(This seminar commented on in this blog on May 23rd)
On 20th May 2011, researchers in the Centre for Research in Education and Education Technology (CREET) hosted a 1-day conference on Literacy in a Digital Age. Unusually, the event brought together participants from research, policy and practice, from the UK and further afield, and from a range of education sectors, including early years, primary, secondary and higher education. The aim of the day was to throw some light on two main questions:
1) What have new media practices got to do with literacy?2) What are the implications for practice, policy and research?
We began with a series of quick-fire presentations of OU research projects spanning early years to post-compulsory education, and discovered a surprising degree of harmony in issues arising from the changing nature of ‘literacy’.
Rosie Flewitt reported on an ESRC-funded study Multimodal Literacies in the Early Years that investigated 3 and 4-year-old children’s reading practices with diverse media at home and in a preschool nursery. Rosie found that whilst most adults recognised the importance of new technologies in young children’s present and future lives, many also feared their potential harm to ‘childhood’. This, coupled with a lack of guidance on using new technologies to promote literacy development in the Early Years Foundation Stage curriculum, has led to a 'digital divide', where some children are developing sophisticated skills with a range of new technologies, while others lack skills and confidence.
David Messer, Natalia Kucirkova & Denise Whitelock then showed us a new iPad and iPhone App called ‘Our Story’, which they have designed so young children can make personalised icards and stories by adding their own pictures, sound and writing. Our Story shows how digital technologies can provide interactive, personalised and creative literacy activities, and can motivate personal story sharing.
Delivering his talk via Skype from Bangladesh, Chris Walsh presented a gameplay model for teaching and professional development that enables educators to valorise pupils’ gaming literacies in ways that support their acquisition of traditional and multimodal literacies. Chris showed us how young Australian students with previously low engagement with schooled literacy activities had produced highly complex and polished literacy texts through digital games and their paratexts (ancillary texts about digital games), and highlighted a need to integrate digital games authentically into the literacy curriculum.
In a written paper, Anna Craft argued that children and young people’s contemporary interactions, learning, play and development are characterised by four P’s: Pluralities - of place, of activity, of connection, of their own online presence; Possibilities - being able to transform from what is to what might be, and multiple opportunities to act ‘as if’; Playfulness – the online expansion of playworlds into extended make-believe through opportunities to self-create through emotionally rich gaming, social networking and generating content; and Participation - becoming author, maker, performer, audience, in a democratic space where all ideas are welcome. Anna proposed that the four P’s reflect a discourse of empowerment at odds with the competing discourse of ‘childhood and youth at risk’ and bring into focus the tensions in current and emergent educational provision.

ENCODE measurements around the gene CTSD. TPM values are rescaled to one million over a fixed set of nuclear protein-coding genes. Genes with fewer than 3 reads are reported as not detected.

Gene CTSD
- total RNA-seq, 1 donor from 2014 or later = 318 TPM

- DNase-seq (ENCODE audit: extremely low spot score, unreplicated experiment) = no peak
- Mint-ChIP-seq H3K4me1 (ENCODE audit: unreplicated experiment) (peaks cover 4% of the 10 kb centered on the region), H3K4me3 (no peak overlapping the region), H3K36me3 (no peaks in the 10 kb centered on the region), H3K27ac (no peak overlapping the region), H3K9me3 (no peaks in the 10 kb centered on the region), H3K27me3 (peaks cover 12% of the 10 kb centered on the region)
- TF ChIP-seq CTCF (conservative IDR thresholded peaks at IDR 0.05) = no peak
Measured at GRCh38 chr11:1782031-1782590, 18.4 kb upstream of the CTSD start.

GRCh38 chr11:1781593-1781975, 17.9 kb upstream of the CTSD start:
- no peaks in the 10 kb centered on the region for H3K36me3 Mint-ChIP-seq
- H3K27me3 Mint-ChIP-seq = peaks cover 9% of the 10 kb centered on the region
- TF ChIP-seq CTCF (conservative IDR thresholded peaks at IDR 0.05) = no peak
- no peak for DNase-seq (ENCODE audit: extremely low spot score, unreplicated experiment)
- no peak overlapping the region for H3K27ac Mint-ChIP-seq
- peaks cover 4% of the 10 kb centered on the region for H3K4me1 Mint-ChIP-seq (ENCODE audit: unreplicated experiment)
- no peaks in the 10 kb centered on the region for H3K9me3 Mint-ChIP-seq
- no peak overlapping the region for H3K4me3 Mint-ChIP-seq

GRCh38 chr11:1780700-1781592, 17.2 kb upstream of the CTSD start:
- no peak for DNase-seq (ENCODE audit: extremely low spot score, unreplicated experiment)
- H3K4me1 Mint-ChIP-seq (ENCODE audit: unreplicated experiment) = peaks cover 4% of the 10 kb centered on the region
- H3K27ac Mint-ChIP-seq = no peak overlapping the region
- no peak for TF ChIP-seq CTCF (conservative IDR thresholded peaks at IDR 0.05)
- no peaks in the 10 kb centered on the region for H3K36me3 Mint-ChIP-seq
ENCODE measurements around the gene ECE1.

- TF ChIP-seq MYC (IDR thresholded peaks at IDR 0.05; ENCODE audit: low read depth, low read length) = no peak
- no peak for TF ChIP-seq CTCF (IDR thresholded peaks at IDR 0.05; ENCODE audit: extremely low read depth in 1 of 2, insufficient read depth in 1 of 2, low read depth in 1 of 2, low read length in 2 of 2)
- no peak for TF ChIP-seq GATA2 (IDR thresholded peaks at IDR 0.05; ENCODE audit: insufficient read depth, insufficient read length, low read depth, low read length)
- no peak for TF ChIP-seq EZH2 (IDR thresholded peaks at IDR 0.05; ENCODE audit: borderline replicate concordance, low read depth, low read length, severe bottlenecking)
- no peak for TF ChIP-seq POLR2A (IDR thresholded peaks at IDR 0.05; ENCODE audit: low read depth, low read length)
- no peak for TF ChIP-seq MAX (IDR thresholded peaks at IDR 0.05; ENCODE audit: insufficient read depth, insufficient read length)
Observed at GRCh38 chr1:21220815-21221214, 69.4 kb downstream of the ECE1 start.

Moving on to post-compulsory education, Rebecca Ferguson argued that by the time young people leave school, most have extensive experience of learning together through speech, yet they have far less experience of learning together through text, although this is increasingly important for online education. By observing some of the new literacy practices used by adult students learning together online, Rebecca has identified a range of practices that enable online learners to share knowledge, challenge ideas, justify opinions, evaluate evidence and consider options, and argued that certain skills that characterise online literacy practices should be made explicit, such as stressing unanimity, transferring responsibility, complimenting, mirroring and empathising with fellow learners.
Mary Lea presented findings from an ESRC funded research project into academic literacies in a digital age, highlighting how contemporary HE students now work with multiple sources, which in many ways brings reading – in contrast to writing – to the fore in their literacy practices. Mary’s study found that in an increasingly complex digital world, students are becoming adept at drawing on hybrid, textual genres, using a range of technologies and applications, and integrating these into their work for assessment, yet they remain uncertain about which texts are considered ‘valid’ sources.
The last morning presentation (and most of the audience was still looking surprisingly alert by this stage!) was by Robin Goodfellow, who gave us a quick account of some of the outcomes from the ESRC Seminar Series Literacy in the Digital University. Robin discussed how researchers from different paradigms approach ‘literacy’ from different perspectives. Focussing on issues that have arisen between applied linguists and learning technologists, Robin proposed how these two groups of educationists might find synergies in their work which could help to anticipate the changes in academic literacy practices associated with the increasing digitisation of post-compulsory education.